Computer Adaptive Testing in Higher Education: A case study

Mariana Lilley1, Trevor Barker2, Carol Britton3
2

University of Hertfordshire, m.lilley@herts.ac.uk University of Hertfordshire, t.1.barker@herts.ac.uk 3 University of Hertfordshire, c.britton@herts.ac.uk

1

ABSTRACT
At the University of Hertfordshire we have developed a computer-adaptive test (CAT) prototype. The prototype was designed to select the questions presented to individual learners based upon their ability. Earlier work by the authors during the last five years has shown benefits of the CAT approach, such as increased learner motivation. It was therefore important to investigate the fairness of this assessment method. In the study reported here, statistical analysis of test scores from 320 participants show that in all cases scores were highly correlated between CATs and other assessment methods (p<0.05). This was taken to indicate that learners of all abilities were not disadvantaged by our CAT approach.

KEYWORDS
Student assessment, Computer-adaptive test, Assessment fairness

INTRODUCTION
The past ten to fifteen years have witnessed a significant increase in the use of computer-assisted assessment in Higher Education. Hardware developments and subsequent proliferation of computer technology in conjunction with the ever-increasing student numbers are amongst the main reasons for this trend (Freeman and Lewis, 1998; O’Reilly and Morgan, 1999; Wainer, 2000; Joy et al., 2002). Computer-assisted assessments are applications that support student testing, from actual test administration to scoring and student performance reporting. The benefits of these computerised tools over traditional paper-and-pencil tests are well reported in relevant literature and range from accuracy of marking to the potential to quickly assess large groups of students (Pritchett, 1999; Harvey and Mogey, 1999; De Angelis, 2000; Mason et al., 2001). A significant number of computer-assisted assessments currently being used in Higher Education are the so-called computer-based tests (CBTs). CBTs are traditionally not

SOLSTICE 2007 Conference, Edge Hill University

1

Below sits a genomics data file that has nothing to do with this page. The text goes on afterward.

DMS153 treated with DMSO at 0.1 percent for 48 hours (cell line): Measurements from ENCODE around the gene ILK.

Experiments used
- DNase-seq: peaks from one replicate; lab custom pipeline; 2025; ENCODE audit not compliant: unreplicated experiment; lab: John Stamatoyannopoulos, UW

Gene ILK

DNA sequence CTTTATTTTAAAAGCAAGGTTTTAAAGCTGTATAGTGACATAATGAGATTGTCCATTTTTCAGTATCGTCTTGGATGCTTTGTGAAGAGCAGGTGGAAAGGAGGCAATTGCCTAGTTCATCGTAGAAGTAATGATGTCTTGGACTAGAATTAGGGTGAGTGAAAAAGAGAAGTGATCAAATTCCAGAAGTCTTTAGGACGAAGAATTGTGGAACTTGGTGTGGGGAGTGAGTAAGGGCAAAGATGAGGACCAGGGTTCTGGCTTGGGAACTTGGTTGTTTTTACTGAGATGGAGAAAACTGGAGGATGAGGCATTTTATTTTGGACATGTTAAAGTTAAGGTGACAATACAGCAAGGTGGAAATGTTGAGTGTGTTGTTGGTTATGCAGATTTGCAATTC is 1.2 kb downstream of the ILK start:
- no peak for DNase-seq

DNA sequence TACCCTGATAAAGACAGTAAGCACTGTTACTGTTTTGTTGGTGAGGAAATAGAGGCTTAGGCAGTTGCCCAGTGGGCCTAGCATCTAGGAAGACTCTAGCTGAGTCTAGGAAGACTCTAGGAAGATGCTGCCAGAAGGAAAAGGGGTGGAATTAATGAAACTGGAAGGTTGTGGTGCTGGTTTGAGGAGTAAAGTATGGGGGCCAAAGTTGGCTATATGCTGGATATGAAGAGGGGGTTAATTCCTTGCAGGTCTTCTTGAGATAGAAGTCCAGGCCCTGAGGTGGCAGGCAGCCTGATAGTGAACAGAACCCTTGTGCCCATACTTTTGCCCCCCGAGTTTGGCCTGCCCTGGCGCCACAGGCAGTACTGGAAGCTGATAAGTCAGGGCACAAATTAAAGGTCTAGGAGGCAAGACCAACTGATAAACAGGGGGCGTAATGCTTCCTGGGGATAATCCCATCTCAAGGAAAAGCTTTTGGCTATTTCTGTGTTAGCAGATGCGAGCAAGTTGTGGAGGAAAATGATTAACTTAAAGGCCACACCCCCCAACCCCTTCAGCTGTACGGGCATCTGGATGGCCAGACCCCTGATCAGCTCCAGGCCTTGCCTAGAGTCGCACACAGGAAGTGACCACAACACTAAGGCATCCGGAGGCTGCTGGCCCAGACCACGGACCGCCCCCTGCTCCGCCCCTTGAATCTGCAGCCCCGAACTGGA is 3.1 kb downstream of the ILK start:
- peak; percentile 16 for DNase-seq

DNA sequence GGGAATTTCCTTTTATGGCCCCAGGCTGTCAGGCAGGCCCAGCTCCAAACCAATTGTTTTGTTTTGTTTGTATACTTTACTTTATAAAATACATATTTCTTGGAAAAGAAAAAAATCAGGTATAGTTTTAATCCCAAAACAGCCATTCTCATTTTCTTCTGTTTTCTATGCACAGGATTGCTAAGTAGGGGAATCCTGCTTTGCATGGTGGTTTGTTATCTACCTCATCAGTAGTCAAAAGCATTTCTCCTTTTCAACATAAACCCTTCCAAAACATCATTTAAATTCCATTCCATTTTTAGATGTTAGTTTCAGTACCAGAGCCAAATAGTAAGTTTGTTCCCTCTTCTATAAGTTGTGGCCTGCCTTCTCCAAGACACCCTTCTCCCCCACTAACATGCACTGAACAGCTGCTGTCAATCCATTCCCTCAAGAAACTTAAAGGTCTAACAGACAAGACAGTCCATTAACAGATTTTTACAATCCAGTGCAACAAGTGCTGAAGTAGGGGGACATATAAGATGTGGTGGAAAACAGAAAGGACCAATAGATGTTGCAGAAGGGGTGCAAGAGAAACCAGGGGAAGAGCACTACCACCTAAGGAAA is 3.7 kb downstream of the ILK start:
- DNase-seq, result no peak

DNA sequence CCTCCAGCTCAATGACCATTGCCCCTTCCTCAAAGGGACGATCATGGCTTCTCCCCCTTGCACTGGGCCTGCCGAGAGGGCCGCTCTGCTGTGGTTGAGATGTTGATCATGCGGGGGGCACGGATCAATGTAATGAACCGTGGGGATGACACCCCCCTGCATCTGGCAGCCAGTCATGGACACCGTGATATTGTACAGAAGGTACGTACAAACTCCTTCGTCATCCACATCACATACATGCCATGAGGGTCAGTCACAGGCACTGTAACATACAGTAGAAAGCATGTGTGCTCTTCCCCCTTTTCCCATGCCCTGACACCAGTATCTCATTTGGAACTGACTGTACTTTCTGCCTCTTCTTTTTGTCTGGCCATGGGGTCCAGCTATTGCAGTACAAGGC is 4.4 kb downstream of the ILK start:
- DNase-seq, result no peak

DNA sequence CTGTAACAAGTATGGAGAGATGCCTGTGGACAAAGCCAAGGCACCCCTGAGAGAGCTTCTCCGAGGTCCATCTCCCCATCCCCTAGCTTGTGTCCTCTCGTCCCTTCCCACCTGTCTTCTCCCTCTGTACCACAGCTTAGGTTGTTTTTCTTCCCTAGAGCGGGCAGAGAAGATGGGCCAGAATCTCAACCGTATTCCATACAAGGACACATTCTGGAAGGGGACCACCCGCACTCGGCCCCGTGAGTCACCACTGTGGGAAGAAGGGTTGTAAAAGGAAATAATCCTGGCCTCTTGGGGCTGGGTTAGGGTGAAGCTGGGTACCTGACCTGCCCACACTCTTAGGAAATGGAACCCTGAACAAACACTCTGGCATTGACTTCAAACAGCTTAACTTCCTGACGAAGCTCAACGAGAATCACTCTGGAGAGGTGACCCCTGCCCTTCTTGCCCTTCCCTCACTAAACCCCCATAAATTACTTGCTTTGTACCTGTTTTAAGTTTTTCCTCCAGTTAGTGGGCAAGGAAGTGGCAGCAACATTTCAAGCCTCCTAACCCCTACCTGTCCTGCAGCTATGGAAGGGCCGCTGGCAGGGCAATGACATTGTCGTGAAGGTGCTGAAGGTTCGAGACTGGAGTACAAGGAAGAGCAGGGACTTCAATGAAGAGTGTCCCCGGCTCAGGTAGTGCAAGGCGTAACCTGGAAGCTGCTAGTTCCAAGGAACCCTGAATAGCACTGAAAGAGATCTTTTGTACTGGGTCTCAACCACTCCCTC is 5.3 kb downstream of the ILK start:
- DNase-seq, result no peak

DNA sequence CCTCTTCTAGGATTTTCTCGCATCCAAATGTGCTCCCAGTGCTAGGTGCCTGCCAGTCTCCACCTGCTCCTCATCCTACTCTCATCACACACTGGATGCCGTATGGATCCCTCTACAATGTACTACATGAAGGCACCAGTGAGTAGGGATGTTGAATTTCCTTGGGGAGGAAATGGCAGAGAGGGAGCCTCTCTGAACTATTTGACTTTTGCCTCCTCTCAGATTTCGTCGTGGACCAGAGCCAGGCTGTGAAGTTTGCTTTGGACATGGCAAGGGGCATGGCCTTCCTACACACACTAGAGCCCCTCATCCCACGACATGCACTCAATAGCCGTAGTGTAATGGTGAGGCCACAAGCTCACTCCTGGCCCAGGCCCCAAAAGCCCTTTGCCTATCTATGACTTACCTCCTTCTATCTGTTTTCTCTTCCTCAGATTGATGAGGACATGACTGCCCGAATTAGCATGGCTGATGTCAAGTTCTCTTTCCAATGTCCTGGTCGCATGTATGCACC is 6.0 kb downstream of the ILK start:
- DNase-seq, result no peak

tailored towards individual students, as the same fixed set of questions is administered to all students regardless of their ability within the subject domain. Conventional CBTs differ from computer-adaptive tests (CATs) primarily in the way that the questions administered during a given assessment session are selected. In a CAT, one question is administered at a time and the selection of the next question is dependent on the response to the previous one. In summary, whilst CBTs mimic aspects of a paper-and-pencil test, CATs mimic aspects of an oral interview (Freedle & Duran, 1987; Syang & Dale, 1993). To this end, the first administered question within a CAT is typically one of average difficulty. A correct response will make a more difficult question follow. Conversely, an incorrect response will cause an easier question be administered next. By dynamically selecting the sequence and level of difficulty of the questions administered to each individual student's proficiency level, the CAT approach has the potential to offer higher levels of interaction and individualisation than those offered by its CBT counterpart. This can, in itself, lead to increased student motivation (Lilley et al., 2004). Because of individual differences in ability levels within the subject domain being tested, the CBT static approach often poses problems for some students. For example, a given question might be too easy and thus uninteresting for one student and too difficult and therefore bewildering to another student. More importantly, questions that are too difficult or too easy provide tutors with little information regarding student ability. We argue that it is only by asking questions at the boundary of what a student understands that we can obtain useful information about what he or she has learned. By adapting the level of difficulty of the questions to match the ability of the test-taker, questions that provide little information about a given student can be avoided. Despite the predicted benefits of computerised adaptive testing, the approach has received relatively little attention from British Higher Education institutions (Joy et al., 2002). The use of computer-adaptive tests (CATs) in Higher Education, as a means of enhancing student assessment as well as fully exploiting the computer technology already available, is the focus of ongoing research at the University of Hertfordshire. To this end, a CAT application based on the Three-Parameter Logistic Model from Item Response Theory (IRT) was designed, developed and evaluated. Earlier work by the authors showed the efficacy of the approach in the domain of English as a second language (Lilley & Barker, 2002; Lilley et al., 2004). Our current focus of research is the use of computerised adaptive testing within the Computer Science domain. In the next section of this paper, the reader is provided with an overview on IRT and computerised-adaptive testing. We then report on the findings of an empirical study, in which over 300 students participated in summative assessment sessions using our CAT application. Potential benefits and limitations of the CAT approach in addition to our views on how the work described here can be developed further are presented in the final section of this paper.